All roads around Seattle led to Yesler’s Mill.  After the native uprising, the local roads leading back through the hills and to the lakes were neglected and quickly became nigh impassable.  Thomas Mercer and David Denny diligently maintained the road out to their homesteads, as well as the lane that connected Mercer’s with John Nagle’s place (Eastlake area).  A trail led out from Mercer’s homestead to his daughter Eliza and Walter Graham’s place on Lake Washington.  Inez Denny describes the Eden Hill road as “being the most notable for ups and downs, stumps in the middle and numerous muddy places, but useful nevertheless.”

Thomas Mercer’s two older daughters had married in 1857.  Mary Jane, at age 18, married Henry G. Parsons and moved to Olympia.  Eliza Ann, at age 15, married Walter Graham and they homesteaded on Lake Washington.
While on a trip to Salem to purchase livestock in the summer of 1859, Thomas Mercer met Hester L. Ward, 28, and after a whirlwind courtship the couple married and returned to Seattle, bringing Hetty’s younger half-brother Dillis B. Ward with them.  After living a year in Seattle, Hetty and Tom moved permanently back onto Mercer’s homestead on the hill.

The Mercer Family
Hester Loretta Ward was a very unusual woman, who was known for her ability to learn and adapt quickly, good judgment, and an all-prevailing courage and calmness in a crisis.  Possessing enormous reserves of energy and stamina, she always did more work than most and yet had energy left for fun.
Born in 1826 on the Kentucky frontier, she became a highly skilled frontier woman at a young age.  She lost her mother when she was an infant and at age 13, upon the death of her stepmother, she assumed the role of “woman of the family” by caring for four younger children born of her father Jesse Ward’s various marriages.  This role included caring for newborn infant Dillis Ward, Hester’s half-brother.
In spite of the exceptionally heavy adult responsibilities placed on her as a young girl, she completed grammar school.  Hester Ward was also a textile artist.  She learned to weave while still a girl and often processed raw cotton or wool into fine threads and yarns, which she then wove into fabric.  Over the years she originated many complex patterns which were expressed in useful textiles, particularly coverlets, tablecloths, and clothing.
Inez Denny, who as a child often visited her and became her friend in adulthood, observes regarding Hester’s character:  “A more generous, frank and warmhearted nature was hard to find, the demands made upon it were many and such as to exhaust a shallow one.”  Hester Ward died in 1903 and is buried in Lakeview Cemetery by the side of Thomas Mercer.
On May 23, 1861, Susannah, age 18, married David Graham, the younger brother of her sister Eliza Anne’s husband, Walter Graham.  The wedding was held at the Mercer homestead with Rev. Daniel Bagley officiating.  Susie was dressed in a simple dress of white lawn made by a local seamstress, while David wore his old black suit, long in the bottom of his emigrant trunk.
That evening Susie and David were shivareed by a group of men who went out to the Mercers’, where the newlyweds were staying.  The gang stood around the outside of the house and pounded on tin cans, washtubs and anything else they found lying around to make a racket.  They also sang nonsense songs to the newlyweds and then called for whiskey.  Graham, like Thomas Mercer, was a temperance man but he finally went out and told the crowd to go down to the saloon to get what they wanted to drink.  When he went down to the village the next morning, he found the men were still celebrating at the saloon.  He ended their party by paying the bill.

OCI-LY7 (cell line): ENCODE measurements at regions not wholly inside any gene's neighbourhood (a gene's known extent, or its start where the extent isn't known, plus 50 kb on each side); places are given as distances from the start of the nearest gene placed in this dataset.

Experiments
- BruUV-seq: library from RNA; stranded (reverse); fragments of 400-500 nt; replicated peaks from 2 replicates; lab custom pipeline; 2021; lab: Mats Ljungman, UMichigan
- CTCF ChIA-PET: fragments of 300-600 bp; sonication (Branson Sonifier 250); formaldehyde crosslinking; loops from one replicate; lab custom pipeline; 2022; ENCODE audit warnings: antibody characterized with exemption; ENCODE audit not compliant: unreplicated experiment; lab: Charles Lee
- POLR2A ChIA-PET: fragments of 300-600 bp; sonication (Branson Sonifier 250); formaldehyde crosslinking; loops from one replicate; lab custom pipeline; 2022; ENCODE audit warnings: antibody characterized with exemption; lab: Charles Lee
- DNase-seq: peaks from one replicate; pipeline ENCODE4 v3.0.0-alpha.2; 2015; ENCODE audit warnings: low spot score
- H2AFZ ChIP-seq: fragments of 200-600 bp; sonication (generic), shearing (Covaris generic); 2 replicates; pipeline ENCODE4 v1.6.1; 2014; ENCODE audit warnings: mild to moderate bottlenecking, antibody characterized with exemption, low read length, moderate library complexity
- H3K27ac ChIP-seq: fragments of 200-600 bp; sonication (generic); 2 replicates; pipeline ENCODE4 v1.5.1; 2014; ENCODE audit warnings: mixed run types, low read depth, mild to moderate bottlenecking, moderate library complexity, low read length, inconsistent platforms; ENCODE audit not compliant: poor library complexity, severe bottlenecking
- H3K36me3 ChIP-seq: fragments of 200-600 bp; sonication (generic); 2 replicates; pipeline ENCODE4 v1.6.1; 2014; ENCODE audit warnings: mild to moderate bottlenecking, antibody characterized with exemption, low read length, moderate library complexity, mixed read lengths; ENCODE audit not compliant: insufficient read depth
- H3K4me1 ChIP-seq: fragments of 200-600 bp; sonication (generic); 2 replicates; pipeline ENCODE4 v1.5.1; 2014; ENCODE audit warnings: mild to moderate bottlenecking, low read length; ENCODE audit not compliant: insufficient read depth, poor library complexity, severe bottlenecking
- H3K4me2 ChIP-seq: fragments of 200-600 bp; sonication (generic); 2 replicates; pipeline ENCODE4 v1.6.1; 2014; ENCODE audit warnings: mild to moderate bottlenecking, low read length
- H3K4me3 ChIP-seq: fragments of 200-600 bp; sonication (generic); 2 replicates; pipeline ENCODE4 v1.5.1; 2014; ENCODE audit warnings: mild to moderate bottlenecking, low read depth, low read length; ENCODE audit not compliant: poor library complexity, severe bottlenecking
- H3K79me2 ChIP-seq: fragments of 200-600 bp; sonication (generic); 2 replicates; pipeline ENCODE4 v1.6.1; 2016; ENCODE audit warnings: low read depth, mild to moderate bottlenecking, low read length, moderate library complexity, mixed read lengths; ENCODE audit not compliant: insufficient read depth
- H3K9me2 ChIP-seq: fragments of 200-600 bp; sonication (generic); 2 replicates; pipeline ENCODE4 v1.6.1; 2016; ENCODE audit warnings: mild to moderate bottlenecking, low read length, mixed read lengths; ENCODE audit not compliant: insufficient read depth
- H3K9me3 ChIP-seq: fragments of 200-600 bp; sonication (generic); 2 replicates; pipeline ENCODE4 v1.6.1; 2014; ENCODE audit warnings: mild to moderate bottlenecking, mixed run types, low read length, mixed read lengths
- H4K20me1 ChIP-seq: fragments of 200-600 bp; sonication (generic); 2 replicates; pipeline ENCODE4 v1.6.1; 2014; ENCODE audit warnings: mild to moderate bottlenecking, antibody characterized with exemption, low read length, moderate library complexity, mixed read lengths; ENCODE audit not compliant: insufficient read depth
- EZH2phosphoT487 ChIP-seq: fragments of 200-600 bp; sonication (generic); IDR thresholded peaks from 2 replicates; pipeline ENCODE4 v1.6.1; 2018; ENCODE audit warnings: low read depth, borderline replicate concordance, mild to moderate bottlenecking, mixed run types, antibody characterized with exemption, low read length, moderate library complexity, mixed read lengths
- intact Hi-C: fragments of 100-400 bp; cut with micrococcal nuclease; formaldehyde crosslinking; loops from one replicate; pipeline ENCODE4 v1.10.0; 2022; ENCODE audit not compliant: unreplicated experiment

After the marriage David Graham returned to surveying work, which took him out of the village most of the time.  Susie lived with Rev. and Mrs. Bagley and attended the nearby Territorial University.
David Graham’s pioneer dream included farming in the Duwamish Valley, and he and Susie moved to a homestead in what became the Duwamish-Allentown district of Tukwila.  Homesteading so far from Seattle was not totally to the sociable Susie Mercer’s liking.  She often went into Seattle to visit her family and friends via a native “canoe taxi” which she would catch by going down to the riverbank and calling, “Mi-Ka Ticky Klat-a-wa Kopa Seattle” (I need a ride to Seattle).  Any native who wanted a job would answer her call and come by with his canoe and a clean cattail mat for her to sit on.  For 50 cents, he would paddle her to the cove where she would walk around the hill to the homestead.  It took almost an entire day to get to Eden Hill from the Duwamish homestead.
In 1862, Eliza Ann died, leaving William, four, and George, two, to be raised by Walter Graham.  Grief-stricken, Thomas Mercer’s heart went out to his son-in-law, who like himself had to face the task of raising his children alone.
In 1862, Tom’s brother Asa Shinn Mercer came to live with the family.  Twenty-two-year-old Asa would gain much notice in a handful of years in Seattle for his promotion schemes, including easing the shortage of marriageable women by arranging for two small parties of New England school-teachers to come to Seattle to seek their fortunes.  Asa Mercer married one of the teachers himself and they left the region a few years later.